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STATE OF CONNECTICUT

LABOR DEPARTMENT
CONNECTICUT STATE BOARD OF LABOR RELATIONS

In the matter of :
:
STATE OF CONNECTICUT : Case No. SPP-5105
(W-3 UNIT) :
:
- and - : Decision No. 1921
:
CONNECTICUT STATE :
EMPLOYEES ASSOCIATION : July 29, 1980
A PPEARANCES:
------L----
Dorene E. Robotti, Atty.,
for the State
Robert J. Krzys, Atty.,
for CSEA

DECISION
and
DISMISSAL OF COMPLAINT
On April 2, 1979, the Connecticu t State Employees Association
CSEA) filed with the Connecticut State Board of Labor Relations
i the Board) a complaint subsequently amended August 28, 1979,
alleging that the State of Connecticut (the State) had engaged and
was engaging in practices prohibited by an Act Concerning Collec-
tive Bargaining for State Employees (the Act) in that:
The State unilaterally implemented a new policy
regarding attendance and tardiness without bargaining
with the designated bargaining'representative effec-
tive January 1, 1979...
After the requisite preliminary steps had been duly taken the
matter came before the Board for a hearing onFebruary 6, 1980, at
which the parties appeared, were represent.ed by counsel, and were
fully heard. Both parties filed written briefs which were received
by the Board on April 8, 1980.
On the basis of the whole record before us we make the follow-
ing findings of fact, conclusions of law, and order.
Findings of Fact
1. CSEA is an employee organization within the meaning of the
Act and is the exclusive bargaining agent for the Aaministrative
Clerical (NP-3) and Administrative and Residual (P-5) bargaining
units.
The State, through the Department of Income Maintenance
(DIM)2* and Department of Human Services (DHS), is an employer within
the meaning of the Act.
3. DIM and DHS employ personnel of six state employee bargain-
ing units, including NP-3 and P-5.
4. Prior to January 1979, DIM and DHS were part of the
Department of Social Services. (Tr. 12). . ..
.

5. In January 1979, negotiations began for successor con-


tracts to cover the NP-3 and P-5 bargaining units. (Tr. 82).
6. On or about July 13,. 1979, CSEA and the State reached
agreement on a successor contract for the NP-3 bargaining
unit. (Tr. 8.2, Ex. 16, 17).
7. The Administrative Clerical (NP-3) contract provides in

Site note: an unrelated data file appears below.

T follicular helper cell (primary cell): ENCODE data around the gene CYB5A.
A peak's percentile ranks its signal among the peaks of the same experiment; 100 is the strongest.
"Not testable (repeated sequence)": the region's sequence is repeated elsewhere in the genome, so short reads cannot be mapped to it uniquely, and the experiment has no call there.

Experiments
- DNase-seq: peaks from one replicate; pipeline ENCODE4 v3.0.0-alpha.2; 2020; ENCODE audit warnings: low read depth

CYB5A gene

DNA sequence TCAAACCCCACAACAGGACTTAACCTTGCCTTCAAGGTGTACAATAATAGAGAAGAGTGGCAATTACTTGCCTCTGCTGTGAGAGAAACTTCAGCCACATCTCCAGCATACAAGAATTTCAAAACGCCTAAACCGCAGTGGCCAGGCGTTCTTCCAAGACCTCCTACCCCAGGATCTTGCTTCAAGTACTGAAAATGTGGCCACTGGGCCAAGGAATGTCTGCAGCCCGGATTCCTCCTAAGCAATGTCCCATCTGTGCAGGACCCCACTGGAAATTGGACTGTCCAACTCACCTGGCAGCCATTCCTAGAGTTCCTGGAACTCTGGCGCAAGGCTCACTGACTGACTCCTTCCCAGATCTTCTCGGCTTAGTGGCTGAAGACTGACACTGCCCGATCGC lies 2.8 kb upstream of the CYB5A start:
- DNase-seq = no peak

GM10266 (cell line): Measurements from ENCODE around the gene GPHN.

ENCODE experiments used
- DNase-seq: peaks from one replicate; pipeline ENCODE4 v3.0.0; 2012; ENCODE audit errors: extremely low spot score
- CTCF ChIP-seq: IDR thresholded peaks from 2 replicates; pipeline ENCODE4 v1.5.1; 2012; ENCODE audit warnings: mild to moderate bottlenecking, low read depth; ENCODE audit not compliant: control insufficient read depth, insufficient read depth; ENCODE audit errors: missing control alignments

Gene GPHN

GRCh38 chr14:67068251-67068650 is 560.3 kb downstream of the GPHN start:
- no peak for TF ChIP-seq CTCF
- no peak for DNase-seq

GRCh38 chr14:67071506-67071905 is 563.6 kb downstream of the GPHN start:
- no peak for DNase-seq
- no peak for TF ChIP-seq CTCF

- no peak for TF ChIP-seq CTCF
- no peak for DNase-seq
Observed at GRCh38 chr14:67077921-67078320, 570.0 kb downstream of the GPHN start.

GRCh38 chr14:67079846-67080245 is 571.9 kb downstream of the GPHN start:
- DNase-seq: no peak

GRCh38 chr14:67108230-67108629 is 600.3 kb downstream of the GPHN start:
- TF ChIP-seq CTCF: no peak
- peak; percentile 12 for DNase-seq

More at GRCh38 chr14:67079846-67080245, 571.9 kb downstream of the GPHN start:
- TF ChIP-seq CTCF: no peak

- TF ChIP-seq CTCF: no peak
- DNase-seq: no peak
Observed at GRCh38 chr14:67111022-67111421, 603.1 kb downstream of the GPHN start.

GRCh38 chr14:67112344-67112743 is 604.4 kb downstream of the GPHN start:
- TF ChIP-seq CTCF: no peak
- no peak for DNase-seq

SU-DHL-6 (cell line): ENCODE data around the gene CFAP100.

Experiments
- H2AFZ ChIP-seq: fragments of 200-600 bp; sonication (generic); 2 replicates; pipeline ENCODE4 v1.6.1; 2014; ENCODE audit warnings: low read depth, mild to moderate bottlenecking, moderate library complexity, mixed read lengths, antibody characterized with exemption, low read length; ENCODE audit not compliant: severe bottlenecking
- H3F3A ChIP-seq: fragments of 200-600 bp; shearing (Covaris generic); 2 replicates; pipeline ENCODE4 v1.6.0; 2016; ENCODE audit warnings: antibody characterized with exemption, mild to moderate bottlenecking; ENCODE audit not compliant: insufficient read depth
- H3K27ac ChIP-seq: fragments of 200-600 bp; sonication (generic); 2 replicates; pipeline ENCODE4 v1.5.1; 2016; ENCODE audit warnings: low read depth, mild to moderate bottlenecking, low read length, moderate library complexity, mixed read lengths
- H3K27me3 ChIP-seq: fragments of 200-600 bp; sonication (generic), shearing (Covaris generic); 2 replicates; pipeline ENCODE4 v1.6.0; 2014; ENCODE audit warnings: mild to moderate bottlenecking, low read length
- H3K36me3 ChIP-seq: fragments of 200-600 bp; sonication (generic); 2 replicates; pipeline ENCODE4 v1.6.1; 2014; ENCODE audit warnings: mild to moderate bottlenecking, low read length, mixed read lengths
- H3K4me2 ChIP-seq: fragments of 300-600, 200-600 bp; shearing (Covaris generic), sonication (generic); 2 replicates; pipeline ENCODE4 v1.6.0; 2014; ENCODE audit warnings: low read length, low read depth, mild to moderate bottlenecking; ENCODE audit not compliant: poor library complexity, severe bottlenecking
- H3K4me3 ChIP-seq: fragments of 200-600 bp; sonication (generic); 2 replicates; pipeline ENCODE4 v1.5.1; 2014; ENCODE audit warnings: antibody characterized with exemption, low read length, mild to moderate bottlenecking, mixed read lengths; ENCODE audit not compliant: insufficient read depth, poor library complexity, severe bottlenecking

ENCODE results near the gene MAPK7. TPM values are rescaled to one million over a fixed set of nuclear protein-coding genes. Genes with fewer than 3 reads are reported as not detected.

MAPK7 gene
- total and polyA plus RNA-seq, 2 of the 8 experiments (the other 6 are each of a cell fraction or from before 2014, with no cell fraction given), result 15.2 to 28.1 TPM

relevant part as follows:
ARTICLE VI
MANAGEMENT RIGHTS
Except as otherwise limited by an express provision
of this Agreement, the State reserves and retains, whether
exercised or no-t, all the lawful and customary rights,
powers and prerogatives of public management. Such rights
include but are not limited to establishing... ,.. the
suspension, demotion, discharge or any other appropriate
action against its employees because of lack of work or
for other legitimate .rcasons; the establishment of reason-
able work rules... .
ARTICLE XXX11
SICKLEAVE
Section One. During the life of this Agreement, the
State will continue in force its written rules and regu-
lations with reference to sick leave... . . . .
ARTICLE ,XXXIX
MISCELLANEOUS
x k x
Section Two. Except where varied in this Agreement,
the State will continue in force its written rules and
regulations with reference to... . . . . (b) sick leave,
personal leave or other paid or unpaid leave of absence... .
x x x
Section Four. Blue Book. References in this Agreement
to "rules and regulationsIt refer to the "Blue Book," Regu-
lations of the Personnel Policy Board effective July 1,
1975. Such references include also all applicable General
Letters and Q-items.
8. The Administrative and Residual (P-5) contract provides
in relevant part as follows:
ARTICLE III
MANAGEMENT RIGHTS
Section One: Except as otherwise limited by an
express provision of this Agreement, the State reserves
and retains,, whether exercised or not, all the lawful
and customary rights, powers, and prerogatives of public
management. Such rights include, but are not limited
t o . . . . . . . the suspension, demotion, discharge or any
other appropriate action against its employees;...
..,; the establishment of reasonable work rules... .
ARTICLE XIX
SICK LEAVE
x x x